In her creative director’s note for The Hunchback of Notre Dame, Alexandra Kane calls it “the hardest show I’ve ever even thought of doing”. And there are many things to like in AK Arts Academy’s ambitious production; the stellar performances by Diegra Kambamba and Colton Abel (winner of a Brickenden Award just a few days ago for playing another classic “deformed” character) are reason enough by themselves to see the show. One hopes, however, that sound issues in Thursday’s preview are resolved for opening and the rest of the run.
As Disney musicals go, The Hunchback of Notre Dame is a bit of an odd bird. Quasimodo, the titular hunchback, is almost a secondary character for much of the piece; the nominally-developed relationship between gypsy Esmeralda and Captain Phoebus is given more time, but the purpose almost seems to be to call out the all-too-familiar hypocrisy of Dom Claude Frollo, a powerful clergyman whose actions speak much louder than the tenets of the religion he claims to hold dear. Also troubling is the stereotypical representation of “gypsies” as thieves and charlatans, which serves to back up Frollo’s opinions to the audience; even their seemingly joyous “Feast of Fools” is shown to be little more than cover for pickpocketing and other crimes. Ultimately, Quasimodo is the only “pure” character, and perhaps that’s why the rest of the play’s world has to be portrayed so ambivalently.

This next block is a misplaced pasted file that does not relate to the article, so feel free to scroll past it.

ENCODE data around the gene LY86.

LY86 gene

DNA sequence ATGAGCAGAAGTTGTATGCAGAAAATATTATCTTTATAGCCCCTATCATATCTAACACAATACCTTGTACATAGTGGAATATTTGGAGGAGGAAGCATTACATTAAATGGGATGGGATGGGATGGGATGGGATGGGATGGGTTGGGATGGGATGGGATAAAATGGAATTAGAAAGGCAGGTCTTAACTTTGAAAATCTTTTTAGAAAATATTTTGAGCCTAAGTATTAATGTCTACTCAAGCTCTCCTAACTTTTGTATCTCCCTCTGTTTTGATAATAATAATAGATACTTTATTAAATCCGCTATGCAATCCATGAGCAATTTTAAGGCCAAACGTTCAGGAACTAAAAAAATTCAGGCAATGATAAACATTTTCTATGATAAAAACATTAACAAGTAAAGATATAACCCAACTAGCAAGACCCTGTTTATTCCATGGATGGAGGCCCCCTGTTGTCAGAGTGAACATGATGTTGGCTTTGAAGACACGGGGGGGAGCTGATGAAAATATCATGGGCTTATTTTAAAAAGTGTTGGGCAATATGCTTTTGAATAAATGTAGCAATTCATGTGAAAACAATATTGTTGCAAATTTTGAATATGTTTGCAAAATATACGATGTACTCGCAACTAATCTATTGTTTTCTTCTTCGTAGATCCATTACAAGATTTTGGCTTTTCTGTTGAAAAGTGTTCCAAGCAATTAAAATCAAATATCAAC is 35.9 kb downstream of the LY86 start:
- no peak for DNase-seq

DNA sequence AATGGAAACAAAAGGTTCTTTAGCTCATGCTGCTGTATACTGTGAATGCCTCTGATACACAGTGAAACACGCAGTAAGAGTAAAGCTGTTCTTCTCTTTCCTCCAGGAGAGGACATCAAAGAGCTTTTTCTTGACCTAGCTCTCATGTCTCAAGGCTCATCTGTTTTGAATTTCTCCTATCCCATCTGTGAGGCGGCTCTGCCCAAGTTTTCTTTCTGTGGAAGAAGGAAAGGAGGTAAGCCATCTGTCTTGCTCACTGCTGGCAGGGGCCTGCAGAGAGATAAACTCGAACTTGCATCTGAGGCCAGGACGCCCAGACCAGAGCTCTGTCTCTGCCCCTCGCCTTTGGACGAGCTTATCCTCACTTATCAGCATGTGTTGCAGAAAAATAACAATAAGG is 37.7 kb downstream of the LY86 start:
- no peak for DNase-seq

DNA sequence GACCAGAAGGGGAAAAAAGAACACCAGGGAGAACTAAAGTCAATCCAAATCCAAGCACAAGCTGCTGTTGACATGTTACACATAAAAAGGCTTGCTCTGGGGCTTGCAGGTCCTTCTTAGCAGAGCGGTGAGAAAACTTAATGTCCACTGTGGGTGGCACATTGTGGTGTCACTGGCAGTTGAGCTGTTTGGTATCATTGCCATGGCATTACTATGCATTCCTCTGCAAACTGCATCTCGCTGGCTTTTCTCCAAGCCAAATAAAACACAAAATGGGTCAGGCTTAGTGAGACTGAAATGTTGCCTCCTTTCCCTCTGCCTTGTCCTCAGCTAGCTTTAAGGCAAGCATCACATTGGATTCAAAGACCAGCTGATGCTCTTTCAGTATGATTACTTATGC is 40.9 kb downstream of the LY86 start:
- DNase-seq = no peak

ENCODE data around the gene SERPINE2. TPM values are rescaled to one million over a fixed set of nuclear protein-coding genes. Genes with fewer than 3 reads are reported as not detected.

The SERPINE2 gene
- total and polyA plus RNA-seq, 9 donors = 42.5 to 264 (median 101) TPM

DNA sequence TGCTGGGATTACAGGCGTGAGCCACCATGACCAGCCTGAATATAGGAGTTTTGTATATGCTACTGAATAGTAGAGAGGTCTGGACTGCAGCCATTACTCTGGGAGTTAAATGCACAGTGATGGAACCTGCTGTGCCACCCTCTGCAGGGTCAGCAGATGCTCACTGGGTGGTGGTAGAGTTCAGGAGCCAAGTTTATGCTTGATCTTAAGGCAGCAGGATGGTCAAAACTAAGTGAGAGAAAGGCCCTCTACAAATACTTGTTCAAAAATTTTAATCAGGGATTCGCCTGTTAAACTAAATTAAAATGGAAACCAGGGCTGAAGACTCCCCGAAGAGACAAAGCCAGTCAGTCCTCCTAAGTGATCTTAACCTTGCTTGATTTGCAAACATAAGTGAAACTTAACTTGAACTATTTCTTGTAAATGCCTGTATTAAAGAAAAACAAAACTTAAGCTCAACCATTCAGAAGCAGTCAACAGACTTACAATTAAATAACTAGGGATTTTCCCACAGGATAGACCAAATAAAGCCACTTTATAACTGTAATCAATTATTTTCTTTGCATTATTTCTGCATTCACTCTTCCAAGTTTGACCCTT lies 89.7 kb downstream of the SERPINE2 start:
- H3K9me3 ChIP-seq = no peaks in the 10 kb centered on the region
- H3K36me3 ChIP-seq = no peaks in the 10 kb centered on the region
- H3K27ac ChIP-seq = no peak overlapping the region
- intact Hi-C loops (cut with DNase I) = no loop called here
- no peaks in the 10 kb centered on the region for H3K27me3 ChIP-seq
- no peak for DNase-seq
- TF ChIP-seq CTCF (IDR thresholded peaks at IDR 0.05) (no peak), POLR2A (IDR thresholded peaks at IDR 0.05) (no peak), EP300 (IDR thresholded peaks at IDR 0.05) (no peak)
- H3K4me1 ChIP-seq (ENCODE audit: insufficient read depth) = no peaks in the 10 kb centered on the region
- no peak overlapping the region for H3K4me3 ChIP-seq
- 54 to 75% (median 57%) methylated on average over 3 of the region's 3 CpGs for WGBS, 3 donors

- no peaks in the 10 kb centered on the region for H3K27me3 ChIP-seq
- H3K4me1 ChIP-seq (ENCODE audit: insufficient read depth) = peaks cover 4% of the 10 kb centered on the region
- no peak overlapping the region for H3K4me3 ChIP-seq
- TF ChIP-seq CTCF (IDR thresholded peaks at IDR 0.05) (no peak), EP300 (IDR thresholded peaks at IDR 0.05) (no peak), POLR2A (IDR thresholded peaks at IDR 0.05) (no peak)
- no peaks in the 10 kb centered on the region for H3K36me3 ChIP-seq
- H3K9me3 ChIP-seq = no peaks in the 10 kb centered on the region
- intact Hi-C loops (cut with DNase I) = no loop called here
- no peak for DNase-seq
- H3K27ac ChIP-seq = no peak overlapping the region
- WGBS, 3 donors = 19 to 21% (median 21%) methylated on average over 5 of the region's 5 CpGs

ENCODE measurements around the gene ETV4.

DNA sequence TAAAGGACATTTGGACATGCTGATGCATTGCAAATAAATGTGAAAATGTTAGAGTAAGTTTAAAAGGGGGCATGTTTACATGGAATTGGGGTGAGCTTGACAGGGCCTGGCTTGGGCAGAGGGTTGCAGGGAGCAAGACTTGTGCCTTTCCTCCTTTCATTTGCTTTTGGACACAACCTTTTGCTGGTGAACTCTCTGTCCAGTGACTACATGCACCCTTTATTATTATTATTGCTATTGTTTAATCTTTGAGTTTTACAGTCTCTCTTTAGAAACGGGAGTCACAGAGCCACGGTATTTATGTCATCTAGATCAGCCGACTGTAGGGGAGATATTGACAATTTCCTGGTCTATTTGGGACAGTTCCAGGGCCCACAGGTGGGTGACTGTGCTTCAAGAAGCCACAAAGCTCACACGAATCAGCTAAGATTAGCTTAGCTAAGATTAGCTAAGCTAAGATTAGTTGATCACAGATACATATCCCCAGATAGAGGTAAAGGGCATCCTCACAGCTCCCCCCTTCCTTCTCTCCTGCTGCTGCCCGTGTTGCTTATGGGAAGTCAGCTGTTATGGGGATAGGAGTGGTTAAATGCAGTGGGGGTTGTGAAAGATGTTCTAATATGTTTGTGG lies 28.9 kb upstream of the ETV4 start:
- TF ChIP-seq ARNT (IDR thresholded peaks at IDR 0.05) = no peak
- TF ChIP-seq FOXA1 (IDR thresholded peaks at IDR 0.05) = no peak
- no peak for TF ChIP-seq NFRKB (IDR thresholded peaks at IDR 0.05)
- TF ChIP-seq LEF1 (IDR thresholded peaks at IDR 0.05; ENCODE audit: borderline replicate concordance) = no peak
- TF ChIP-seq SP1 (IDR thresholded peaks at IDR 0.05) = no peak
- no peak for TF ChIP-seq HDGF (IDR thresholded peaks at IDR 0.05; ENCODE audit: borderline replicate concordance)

In many ways The Hunchback of Notre Dame is Esmeralda’s show, and Diegra Kambamba is easily up to carrying that responsibility. Her presence on stage is palpable, yet she never takes undue advantage of it; it’s a nuanced, subtle, professional performance. Similarly, Colton Abel gives Quasimodo a vulnerable innocence and shows that there’s more to the character than being a simpleton to be pitied. Ben Kennes gives a performance that’s the polar opposite of his Friar Laurence in Romeo and Juliet (which, to disclose fully, I helped produce), keeping his villain believably villainous without resorting to mustache-twirling; Kyle Stewart’s notable accomplishment is playing Captain Phoebus as a much more fully-developed character than the script provides.
Abel, Kambamba, Kennes, and Stewart are all strong performers who sing in a wide dynamic range, but their quieter moments were often lost to the amplified orchestra and ensemble. Mic issues plagued the preview, with speeches and narrations (particularly those over music) and lyrics difficult to hear even from the second row. On the other hand, the choreography of the cast of 30 was generally very clean, with only one or two unexpected encounters; in combination with a simple lighting cue, a slow-motion scene near the end was surprisingly effective. (Much more so than a completely underwhelming “smoke” effect that’s repeated several times.)
There’s no doubt that musical theatre is surging in London at the moment, and The Hunchback of Notre Dame is in the same ballpark as (and shares several of its cast with) other recent productions of adapted Disney films. Anyone who’s enjoyed those will find similar pleasures here.